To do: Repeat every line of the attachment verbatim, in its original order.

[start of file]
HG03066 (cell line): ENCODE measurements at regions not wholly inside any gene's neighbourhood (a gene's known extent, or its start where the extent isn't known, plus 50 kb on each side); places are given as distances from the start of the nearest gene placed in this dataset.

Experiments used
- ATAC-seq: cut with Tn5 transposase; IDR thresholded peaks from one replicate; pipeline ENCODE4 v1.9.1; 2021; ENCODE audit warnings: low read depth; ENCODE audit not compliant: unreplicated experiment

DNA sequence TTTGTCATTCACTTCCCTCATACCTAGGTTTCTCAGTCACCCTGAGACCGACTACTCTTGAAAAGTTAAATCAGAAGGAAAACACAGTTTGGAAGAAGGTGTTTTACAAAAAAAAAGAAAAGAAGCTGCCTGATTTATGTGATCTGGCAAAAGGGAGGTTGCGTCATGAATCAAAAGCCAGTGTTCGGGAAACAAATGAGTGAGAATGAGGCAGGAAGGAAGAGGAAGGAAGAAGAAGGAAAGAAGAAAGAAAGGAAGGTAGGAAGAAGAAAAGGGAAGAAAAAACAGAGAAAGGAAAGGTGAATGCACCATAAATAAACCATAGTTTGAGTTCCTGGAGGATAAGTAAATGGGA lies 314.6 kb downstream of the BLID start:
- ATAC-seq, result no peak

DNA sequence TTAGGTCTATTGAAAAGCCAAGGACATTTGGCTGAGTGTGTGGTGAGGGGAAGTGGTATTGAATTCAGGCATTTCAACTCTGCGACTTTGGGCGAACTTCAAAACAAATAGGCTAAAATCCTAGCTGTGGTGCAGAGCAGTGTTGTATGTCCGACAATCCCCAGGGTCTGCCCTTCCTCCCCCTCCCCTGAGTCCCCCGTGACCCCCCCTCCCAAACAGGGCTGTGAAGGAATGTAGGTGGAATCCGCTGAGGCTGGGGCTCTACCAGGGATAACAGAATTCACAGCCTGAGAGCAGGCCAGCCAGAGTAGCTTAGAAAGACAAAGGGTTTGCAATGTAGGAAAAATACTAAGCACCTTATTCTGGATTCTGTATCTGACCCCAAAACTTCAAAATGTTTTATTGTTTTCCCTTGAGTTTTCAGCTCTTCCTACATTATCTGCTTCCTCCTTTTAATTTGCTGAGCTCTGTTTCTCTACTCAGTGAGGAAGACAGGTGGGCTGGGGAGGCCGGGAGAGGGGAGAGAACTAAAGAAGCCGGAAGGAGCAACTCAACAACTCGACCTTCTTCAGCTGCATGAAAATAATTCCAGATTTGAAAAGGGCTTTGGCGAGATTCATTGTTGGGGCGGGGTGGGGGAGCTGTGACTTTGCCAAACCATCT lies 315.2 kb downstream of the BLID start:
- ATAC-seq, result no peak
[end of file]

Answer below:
HG03066 (cell line): ENCODE measurements at regions not wholly inside any gene's neighbourhood (a gene's known extent, or its start where the extent isn't known, plus 50 kb on each side); places are given as distances from the start of the nearest gene placed in this dataset.

Experiments used
- ATAC-seq: cut with Tn5 transposase; IDR thresholded peaks from one replicate; pipeline ENCODE4 v1.9.1; 2021; ENCODE audit warnings: low read depth; ENCODE audit not compliant: unreplicated experiment

DNA sequence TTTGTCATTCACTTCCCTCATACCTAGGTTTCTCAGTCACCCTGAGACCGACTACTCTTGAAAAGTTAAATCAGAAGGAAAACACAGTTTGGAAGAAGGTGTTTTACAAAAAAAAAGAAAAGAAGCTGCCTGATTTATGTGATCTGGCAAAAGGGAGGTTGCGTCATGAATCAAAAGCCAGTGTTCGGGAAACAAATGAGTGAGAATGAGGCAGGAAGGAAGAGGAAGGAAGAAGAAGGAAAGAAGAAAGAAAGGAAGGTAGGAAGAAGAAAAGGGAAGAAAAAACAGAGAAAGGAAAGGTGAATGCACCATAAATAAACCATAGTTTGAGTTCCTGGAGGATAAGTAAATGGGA lies 314.6 kb downstream of the BLID start:
- ATAC-seq, result no peak

DNA sequence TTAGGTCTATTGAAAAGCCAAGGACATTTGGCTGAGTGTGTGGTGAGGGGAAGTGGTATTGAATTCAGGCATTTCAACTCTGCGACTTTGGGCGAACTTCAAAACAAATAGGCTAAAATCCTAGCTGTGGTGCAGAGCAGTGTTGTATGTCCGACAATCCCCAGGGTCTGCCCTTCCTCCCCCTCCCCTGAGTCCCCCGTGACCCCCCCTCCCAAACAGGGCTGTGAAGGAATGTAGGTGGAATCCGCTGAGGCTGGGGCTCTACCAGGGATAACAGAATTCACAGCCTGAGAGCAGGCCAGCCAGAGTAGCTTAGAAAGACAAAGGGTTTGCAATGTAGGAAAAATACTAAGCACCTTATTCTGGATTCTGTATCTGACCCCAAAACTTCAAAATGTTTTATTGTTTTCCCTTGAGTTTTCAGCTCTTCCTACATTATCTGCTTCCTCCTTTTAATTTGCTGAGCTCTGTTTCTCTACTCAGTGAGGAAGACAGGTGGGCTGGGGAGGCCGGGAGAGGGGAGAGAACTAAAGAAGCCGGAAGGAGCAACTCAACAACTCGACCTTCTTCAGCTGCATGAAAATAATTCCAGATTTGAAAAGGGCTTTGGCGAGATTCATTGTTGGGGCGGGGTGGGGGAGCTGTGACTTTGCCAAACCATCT lies 315.2 kb downstream of the BLID start:
- ATAC-seq, result no peak